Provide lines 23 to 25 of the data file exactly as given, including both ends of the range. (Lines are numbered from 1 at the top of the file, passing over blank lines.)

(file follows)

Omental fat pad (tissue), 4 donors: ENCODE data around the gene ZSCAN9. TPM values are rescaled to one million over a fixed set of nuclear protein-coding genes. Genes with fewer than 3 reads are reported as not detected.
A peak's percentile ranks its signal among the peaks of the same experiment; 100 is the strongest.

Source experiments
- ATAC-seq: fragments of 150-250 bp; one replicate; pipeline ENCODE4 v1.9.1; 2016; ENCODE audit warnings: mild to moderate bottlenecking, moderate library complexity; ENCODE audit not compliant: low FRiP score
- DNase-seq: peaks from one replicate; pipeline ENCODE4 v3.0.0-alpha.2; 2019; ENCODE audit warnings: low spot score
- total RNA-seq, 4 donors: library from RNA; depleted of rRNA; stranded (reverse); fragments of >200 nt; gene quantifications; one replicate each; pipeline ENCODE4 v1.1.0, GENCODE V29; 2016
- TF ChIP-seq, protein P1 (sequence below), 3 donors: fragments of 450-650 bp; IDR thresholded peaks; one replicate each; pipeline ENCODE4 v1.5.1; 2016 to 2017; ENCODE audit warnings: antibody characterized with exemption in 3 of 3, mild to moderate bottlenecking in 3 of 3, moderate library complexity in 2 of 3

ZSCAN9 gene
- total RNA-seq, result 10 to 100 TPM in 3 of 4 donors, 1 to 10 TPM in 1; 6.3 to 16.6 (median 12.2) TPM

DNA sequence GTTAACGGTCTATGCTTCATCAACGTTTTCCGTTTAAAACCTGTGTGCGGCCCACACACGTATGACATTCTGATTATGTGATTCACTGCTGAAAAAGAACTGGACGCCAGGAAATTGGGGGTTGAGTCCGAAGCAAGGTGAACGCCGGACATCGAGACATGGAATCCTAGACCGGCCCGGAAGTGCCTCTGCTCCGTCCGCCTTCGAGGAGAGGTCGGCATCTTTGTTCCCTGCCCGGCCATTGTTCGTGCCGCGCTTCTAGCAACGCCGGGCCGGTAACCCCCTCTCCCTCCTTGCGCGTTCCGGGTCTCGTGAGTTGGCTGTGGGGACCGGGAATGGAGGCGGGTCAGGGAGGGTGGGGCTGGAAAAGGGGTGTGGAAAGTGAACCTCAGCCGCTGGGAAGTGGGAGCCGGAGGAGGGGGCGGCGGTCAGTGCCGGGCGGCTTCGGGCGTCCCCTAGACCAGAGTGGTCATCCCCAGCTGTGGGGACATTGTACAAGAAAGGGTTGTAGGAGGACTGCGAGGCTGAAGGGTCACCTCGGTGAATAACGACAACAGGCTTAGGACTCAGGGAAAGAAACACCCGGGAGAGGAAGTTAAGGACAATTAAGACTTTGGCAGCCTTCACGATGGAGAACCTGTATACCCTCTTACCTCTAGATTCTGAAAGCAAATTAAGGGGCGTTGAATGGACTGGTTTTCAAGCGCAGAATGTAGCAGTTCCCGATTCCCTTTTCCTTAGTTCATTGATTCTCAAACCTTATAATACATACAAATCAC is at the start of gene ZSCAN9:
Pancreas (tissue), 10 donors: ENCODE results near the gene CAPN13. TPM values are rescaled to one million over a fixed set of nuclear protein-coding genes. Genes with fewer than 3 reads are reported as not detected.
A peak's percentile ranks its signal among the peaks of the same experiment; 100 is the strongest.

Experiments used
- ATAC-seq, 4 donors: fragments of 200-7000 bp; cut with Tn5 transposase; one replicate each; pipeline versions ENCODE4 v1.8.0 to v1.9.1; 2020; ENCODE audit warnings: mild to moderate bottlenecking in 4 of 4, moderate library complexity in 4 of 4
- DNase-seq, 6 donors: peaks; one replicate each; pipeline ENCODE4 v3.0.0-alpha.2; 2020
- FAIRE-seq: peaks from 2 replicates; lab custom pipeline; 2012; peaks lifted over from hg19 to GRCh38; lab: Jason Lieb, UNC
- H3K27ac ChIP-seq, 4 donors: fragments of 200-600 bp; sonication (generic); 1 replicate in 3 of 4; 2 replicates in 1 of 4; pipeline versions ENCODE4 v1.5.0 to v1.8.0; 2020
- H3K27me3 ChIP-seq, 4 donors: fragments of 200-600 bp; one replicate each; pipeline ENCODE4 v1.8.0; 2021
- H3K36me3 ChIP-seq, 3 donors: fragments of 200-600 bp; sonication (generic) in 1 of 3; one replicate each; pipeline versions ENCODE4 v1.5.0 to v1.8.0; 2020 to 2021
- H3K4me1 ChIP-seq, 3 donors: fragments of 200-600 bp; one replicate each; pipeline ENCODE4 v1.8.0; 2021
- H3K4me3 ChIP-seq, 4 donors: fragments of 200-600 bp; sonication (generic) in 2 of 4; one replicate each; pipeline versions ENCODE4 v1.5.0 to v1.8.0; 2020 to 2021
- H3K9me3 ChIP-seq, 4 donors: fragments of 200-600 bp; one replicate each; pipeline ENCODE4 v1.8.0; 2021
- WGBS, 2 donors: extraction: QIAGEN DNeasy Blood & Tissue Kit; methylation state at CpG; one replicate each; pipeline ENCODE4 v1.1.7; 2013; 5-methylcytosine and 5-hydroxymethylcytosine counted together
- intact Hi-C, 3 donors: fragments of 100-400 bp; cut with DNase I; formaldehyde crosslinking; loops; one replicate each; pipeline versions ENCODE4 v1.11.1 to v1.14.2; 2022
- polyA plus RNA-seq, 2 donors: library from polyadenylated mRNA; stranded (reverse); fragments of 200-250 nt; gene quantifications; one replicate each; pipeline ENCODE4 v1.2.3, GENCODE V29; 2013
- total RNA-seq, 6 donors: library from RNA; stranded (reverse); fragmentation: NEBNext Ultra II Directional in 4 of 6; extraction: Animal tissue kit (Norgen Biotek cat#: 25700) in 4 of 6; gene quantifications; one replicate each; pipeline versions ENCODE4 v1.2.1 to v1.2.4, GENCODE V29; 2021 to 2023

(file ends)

- WGBS, 2 donors: extraction: QIAGEN DNeasy Blood & Tissue Kit; methylation state at CpG; one replicate each; pipeline ENCODE4 v1.1.7; 2013; 5-methylcytosine and 5-hydroxymethylcytosine counted together
- intact Hi-C, 3 donors: fragments of 100-400 bp; cut with DNase I; formaldehyde crosslinking; loops; one replicate each; pipeline versions ENCODE4 v1.11.1 to v1.14.2; 2022
- polyA plus RNA-seq, 2 donors: library from polyadenylated mRNA; stranded (reverse); fragments of 200-250 nt; gene quantifications; one replicate each; pipeline ENCODE4 v1.2.3, GENCODE V29; 2013